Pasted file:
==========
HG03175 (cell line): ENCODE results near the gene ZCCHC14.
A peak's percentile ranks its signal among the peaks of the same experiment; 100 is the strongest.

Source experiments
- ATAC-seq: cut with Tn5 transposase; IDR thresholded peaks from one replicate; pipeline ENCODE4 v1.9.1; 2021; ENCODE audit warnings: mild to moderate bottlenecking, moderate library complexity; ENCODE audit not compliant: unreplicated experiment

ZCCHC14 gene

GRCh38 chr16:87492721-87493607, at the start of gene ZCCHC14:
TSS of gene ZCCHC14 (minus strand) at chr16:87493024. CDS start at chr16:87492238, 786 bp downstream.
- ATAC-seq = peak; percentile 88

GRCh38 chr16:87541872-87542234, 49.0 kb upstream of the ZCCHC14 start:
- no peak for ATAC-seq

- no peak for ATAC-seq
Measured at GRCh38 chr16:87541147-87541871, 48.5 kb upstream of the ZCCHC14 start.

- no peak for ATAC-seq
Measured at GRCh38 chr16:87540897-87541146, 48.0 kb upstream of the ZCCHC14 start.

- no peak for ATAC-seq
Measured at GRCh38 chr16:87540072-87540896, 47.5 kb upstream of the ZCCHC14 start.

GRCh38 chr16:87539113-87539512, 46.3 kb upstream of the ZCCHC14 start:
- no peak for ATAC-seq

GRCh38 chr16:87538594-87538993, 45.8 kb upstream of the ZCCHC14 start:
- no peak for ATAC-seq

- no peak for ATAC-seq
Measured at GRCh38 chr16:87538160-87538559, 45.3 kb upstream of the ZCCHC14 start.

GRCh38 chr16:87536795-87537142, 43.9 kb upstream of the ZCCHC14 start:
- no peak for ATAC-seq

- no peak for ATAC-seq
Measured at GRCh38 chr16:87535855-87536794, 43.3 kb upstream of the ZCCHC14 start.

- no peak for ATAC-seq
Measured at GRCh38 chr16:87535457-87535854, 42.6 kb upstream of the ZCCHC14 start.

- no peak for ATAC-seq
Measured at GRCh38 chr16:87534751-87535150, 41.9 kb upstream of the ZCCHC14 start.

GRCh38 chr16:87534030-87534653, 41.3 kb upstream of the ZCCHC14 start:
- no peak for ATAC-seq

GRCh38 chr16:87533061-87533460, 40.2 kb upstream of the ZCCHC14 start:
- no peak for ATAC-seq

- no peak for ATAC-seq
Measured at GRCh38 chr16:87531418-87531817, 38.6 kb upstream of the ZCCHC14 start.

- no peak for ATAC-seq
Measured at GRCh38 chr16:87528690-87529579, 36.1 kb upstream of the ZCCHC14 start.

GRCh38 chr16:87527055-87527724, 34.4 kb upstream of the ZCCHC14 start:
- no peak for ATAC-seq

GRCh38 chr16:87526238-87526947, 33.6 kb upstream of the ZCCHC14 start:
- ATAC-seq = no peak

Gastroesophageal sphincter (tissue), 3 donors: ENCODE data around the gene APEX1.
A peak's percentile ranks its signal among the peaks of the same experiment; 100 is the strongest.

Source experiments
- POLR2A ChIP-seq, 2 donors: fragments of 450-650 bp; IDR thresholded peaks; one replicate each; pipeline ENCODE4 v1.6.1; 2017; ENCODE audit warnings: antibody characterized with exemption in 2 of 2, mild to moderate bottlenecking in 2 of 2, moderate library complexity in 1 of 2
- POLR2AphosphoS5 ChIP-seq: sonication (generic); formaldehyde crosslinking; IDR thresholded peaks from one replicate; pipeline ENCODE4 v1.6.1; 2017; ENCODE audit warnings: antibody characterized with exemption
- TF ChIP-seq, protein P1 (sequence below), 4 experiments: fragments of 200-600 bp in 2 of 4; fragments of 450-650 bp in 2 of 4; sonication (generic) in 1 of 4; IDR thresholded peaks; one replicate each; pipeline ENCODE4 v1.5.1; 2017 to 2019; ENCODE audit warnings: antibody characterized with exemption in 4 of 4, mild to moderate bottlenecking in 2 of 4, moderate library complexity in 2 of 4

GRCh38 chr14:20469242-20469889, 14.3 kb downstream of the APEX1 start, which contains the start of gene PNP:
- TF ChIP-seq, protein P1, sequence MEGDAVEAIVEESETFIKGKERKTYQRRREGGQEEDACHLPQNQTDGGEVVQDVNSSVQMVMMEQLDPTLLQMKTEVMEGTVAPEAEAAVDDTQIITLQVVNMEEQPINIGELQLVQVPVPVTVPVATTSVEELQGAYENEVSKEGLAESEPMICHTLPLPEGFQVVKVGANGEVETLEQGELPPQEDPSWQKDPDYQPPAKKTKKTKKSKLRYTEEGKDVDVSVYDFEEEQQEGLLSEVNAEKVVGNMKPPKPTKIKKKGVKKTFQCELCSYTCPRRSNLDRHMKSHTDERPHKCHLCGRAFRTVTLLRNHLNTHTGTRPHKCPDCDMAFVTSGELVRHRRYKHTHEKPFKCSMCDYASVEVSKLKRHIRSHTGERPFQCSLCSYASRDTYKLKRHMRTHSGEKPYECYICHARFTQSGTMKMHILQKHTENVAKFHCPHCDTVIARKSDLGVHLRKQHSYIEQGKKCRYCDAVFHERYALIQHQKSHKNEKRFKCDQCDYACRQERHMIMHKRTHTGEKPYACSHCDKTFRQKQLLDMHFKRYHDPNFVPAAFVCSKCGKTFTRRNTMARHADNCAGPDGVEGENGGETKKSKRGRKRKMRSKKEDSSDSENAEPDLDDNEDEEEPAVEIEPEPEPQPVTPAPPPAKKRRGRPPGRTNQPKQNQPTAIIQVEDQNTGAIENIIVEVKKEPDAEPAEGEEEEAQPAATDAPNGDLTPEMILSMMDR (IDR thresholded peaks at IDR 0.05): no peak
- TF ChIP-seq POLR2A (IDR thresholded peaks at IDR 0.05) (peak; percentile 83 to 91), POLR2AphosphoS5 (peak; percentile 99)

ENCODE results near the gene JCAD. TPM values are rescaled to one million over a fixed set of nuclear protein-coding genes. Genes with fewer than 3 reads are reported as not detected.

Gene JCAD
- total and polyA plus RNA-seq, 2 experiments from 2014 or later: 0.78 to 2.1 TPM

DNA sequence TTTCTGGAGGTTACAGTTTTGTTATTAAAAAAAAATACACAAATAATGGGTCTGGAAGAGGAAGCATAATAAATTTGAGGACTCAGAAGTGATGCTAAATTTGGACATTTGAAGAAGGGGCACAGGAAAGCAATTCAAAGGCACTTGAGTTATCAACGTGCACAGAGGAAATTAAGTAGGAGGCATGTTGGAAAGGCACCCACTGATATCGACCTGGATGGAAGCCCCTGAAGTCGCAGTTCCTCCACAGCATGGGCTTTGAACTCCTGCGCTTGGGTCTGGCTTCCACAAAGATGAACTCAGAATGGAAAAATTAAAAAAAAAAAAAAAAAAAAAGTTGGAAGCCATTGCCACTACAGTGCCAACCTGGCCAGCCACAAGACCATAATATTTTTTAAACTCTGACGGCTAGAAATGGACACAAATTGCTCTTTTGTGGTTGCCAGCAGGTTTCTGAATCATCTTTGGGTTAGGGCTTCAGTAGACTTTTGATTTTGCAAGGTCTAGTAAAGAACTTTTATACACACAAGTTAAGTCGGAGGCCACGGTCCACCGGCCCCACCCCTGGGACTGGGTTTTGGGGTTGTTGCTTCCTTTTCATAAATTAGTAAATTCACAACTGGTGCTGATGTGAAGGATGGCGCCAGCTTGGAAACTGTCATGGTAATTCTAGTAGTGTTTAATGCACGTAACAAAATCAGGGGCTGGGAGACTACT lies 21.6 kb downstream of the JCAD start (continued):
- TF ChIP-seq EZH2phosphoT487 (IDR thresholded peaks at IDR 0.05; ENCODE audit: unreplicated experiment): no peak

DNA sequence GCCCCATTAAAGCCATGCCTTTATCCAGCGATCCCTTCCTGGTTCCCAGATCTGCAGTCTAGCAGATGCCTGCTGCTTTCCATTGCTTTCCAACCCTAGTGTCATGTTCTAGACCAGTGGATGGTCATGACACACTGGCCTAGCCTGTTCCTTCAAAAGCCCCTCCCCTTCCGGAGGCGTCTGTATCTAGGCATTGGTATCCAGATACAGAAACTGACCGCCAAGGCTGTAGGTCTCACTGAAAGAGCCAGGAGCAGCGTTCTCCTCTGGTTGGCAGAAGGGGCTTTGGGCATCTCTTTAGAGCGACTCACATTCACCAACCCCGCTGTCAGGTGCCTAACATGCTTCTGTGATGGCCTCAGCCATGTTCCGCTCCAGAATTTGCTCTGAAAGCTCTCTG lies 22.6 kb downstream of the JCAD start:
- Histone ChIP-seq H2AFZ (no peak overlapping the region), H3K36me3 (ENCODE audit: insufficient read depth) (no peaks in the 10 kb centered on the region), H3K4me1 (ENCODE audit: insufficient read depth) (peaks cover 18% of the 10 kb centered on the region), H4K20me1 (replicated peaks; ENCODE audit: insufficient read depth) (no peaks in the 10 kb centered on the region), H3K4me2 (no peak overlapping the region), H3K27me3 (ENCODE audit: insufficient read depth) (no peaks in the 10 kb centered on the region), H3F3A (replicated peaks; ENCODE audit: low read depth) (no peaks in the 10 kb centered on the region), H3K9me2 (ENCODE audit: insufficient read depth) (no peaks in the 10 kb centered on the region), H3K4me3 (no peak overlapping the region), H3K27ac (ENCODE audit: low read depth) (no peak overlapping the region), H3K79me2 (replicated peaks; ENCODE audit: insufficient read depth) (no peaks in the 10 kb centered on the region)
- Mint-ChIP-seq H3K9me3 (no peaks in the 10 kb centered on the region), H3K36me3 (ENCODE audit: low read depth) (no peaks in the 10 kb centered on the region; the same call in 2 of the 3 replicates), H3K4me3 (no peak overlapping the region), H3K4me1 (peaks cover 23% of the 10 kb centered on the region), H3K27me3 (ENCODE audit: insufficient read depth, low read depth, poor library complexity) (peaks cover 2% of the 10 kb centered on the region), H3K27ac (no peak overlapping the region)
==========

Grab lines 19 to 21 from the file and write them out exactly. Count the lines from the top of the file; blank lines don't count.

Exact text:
GRCh38 chr16:87538594-87538993, 45.8 kb upstream of the ZCCHC14 start:
- no peak for ATAC-seq

- no peak for ATAC-seq